Hari meets the local cattle herd, rus in urbe.
It’s hard to get bored on a morning ramble with Hari, around St Albans (Edgeware now to some). He’s never bored and like any Jack Russell, ready for the chase, the scraps on the pavement, unwary neighbourhood cats and any sparrows silly enough to ignore his approach, straining on his lead. His muscles bulge as he hauls the expandable towrope out to full stretch, his Hari-named harness, Union Jack-patterned to salute his origins, threatening to choke him huffing and grunting.
Hari (it’s Māori for happy, joyful) lives up to both his name and his namesake’s breeding line, the Rev Jack Russell, who in 1814 named a terrier bitch Trump (unfortunate these days, but hardly the poor dog’s fault). The English clergyman was looking to breed foxhunting dogs, and Hari – with no fox in sight around here – carries on the tradition with anything that moves. Sadly, that has included our other four-footed furry whānau member, Mako, a gorgeous short-haired black and while cat who came to us as a stray, around a year before Hari’s puppy entrance to the den last year. By rights, possessing ahi ka roa (territorial rule by prior occupation), he should be in charge.
Mako up in the nectarine tree in pre-Hari days
Hari, of course has never recognised this and once he clapped eyes on Mako, chased him, as Jacks do. This has necessitated the installation of a second cat door at the front of the house, the old entrance into the living area (where the dog now rules) having become a no-go zone for the cat. This situation has resolved itself – if such a verb is appropriate – into a feline-canine standoff, where our house now functions in something resembling the city of Berlin before Mauerfall in 1989. We live in hope, as did the Berliners, until the wall finally came down.
The early days of confrontation.
So it remains essential – especially in these dog days of Covid-19 Lockdown – that I get Hari out of the house for his exercise and my own sanity. To say he loves it would be failing miserably to convey the intensity of his bursts of joy, as we exit the gates twice a day and head off to the park, or down to the river. The gates, by the way, are part of a fenced-off property necessity for owners of Jack Russells and JR-Fox Terrier crosses, like our boy. These dogs are diggers and escapologists, the complete package, the whole ninety-nine yards, and suffer a very high mortality rate as road-kill if they escape and charge off to terrorise any small animals that heat up their radar. What sight is to us, smell is to Jacks and Hari is onto them all, in a flash.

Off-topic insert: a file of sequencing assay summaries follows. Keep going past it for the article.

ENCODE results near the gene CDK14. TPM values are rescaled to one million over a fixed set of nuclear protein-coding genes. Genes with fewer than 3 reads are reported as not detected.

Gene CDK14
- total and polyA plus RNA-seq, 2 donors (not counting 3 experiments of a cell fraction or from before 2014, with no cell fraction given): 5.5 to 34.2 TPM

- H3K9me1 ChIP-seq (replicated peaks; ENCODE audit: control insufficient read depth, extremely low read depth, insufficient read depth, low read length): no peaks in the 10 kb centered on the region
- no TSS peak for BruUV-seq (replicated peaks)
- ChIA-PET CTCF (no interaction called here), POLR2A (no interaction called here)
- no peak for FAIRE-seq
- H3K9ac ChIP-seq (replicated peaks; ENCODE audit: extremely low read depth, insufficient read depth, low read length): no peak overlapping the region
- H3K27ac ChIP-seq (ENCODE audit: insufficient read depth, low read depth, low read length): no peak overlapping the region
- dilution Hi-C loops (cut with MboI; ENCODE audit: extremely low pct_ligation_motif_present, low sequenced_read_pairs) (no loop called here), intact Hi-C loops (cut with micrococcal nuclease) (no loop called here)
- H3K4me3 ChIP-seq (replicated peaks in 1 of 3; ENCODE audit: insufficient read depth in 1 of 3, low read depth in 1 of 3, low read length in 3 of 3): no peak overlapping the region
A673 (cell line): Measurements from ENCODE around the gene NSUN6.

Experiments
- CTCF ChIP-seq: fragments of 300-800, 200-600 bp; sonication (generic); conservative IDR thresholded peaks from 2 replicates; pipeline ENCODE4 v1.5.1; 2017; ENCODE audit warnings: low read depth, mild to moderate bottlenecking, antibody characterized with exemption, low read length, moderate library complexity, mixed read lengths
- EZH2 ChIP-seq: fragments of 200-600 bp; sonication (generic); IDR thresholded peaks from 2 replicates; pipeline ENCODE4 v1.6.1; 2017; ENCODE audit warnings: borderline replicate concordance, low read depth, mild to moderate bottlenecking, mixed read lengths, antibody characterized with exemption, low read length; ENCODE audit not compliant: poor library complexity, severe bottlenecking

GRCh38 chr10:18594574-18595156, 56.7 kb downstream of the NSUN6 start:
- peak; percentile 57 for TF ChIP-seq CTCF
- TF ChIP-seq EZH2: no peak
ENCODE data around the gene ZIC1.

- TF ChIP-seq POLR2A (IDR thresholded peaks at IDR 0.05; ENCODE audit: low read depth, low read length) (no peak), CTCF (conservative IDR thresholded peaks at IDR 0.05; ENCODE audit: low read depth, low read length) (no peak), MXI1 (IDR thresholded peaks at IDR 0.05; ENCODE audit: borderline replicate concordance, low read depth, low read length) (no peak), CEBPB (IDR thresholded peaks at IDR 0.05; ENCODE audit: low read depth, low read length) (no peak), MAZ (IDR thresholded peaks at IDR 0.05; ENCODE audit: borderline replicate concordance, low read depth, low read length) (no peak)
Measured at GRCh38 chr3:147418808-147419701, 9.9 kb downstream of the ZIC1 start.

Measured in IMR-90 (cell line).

This morning’s ramble had us going round St Albans Park, where owners are routinely ignoring new signs to keep their dogs on leads, to avoid engagement with other owners should the dogs get involved with each other, as they do. We’re talking a scrap here, or a tangle. Hari loves chasing the swallows that swoop low around us and drive him mad, when the lead snaps to its end and he can’t pursue them further. I hate having this restriction on him, but it has to happen.
I’ve seen him chase a magpie in another park (in the days when I used to let him off the lead) and unless the bird had got pissed off and landed, and faced him down, Hari would have raced across a very busy Ilam Road. When his blood gets up, he won’t come back. Yes, yes, I know, I can sense the JR Advisory Group out there telling me I’m doing it wrong, but the statistics are my guide. I’m hanging out for the re-opening of the fenced City Council Dog Parks, like The Groynes near Casebrook and Victoria Park up in Cashmere, where you can take your dogs and let them go.
Hari puts Escape Plan B into action by the cabbage tree.
But today, it’s Level Three and we’re doing the wander around the blocks, down side streets – Canon, Purchas, Packe Street (to the lovely semi-wild park) – crossing the road to avoid other dogs, giving approaching walkers their space. While Hari sniffs and chases shadows, I listen to the cries of spur-wing plovers out there somewhere, muse on the sight of a harrier hawk over St Albans Park, inner city flyers all, and the legions of finches and all small birds chasing the seedtime harvest of autumn here before winter sets in. Yesterday a pīwakawaka flew right down to me and circled my head. Hari went nuts of course, but I rejoiced, the fantail a sign to me that life – not death – is ascendant, and the faith that resides invisibly in my heart – battered, triggered, PTS-deed-off as I am – will keep me in this moment, for one more day.